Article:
Nepal | August 12, 2020

Entertainment industry workers seek respect

Himalayan News Service
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Kathmandu, March 16

People, especially women, working in the entertainment industry are still looked down upon in a closed society like ours.

Like people working in other sectors, we also work for livelihood and contribute to society by providing entertainment to people in restaurants, dance bars, etc, but people have negative perception about us and our profession,” said Sonam Thapa, a worker at a dance bar.

She said that due to her profession, she had been facing difficulty finding shelter in Kathmandu.

Sharing her story with The Himalayan Times she said, “I have been working in a dance bar for a year and have already changed rooms more than four times. House owners ask me to leave my rented room when they know about my work. And since I have to work at night, they easily know about my work.”

Thapa, who has a seven-year-old son, was compelled to work as a dancer after her husband left her. She shared, “I’m an Indian and I hardly could speak Nepali. I was married to a Nepali man and he too left me. So, to survive in the capital and to provide education to my son I chose this profession.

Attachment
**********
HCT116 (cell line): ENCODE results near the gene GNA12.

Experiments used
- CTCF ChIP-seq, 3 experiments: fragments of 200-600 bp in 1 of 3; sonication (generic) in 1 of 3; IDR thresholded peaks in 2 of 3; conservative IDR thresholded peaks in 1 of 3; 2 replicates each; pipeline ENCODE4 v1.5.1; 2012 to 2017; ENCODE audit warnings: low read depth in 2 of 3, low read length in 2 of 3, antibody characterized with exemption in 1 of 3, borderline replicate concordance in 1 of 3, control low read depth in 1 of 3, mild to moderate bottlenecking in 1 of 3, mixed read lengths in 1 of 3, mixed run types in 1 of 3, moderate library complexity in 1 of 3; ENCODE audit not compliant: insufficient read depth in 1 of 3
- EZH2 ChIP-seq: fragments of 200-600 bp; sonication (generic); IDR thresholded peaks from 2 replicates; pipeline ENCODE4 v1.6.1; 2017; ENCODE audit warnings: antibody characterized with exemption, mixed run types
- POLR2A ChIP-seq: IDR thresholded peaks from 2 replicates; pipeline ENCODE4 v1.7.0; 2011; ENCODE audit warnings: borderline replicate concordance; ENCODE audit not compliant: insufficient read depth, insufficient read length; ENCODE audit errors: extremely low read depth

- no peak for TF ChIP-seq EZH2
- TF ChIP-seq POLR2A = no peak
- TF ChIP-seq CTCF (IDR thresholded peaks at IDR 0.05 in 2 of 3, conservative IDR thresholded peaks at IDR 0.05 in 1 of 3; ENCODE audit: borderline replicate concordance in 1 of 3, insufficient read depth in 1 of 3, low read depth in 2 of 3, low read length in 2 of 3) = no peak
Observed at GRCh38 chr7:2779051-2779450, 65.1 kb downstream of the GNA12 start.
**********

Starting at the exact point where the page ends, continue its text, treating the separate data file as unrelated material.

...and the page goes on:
Similarly, Sima Gurung, who worked in a Dohori Sanjh for 11 years as a waiter, said that despite being stigmatised by society, she respected her profession and wanted others to respect all kinds of profession.

“People view us as sex workers which is really disheartening for people working in this industry. We are forced to live hiding our identity,” she added.

According to the data made public by Swotantrata Abhiyan and five other organisations working for the people in entertainment industry, more than 60,000 people have been working in the entertainment sector. Of them, 28 per cent are less than 18 years old.

“Women working in the entertainment industry are viewed as sex workers due to which these women have to go through various difficulties and problems,” said Ritu Bhattarai, president at Swotantrata Abhiyan.

She urged the people to respect people working in entertainment industry.

A version of this article appears in print on March 17, 2018 of The Himalayan Times.

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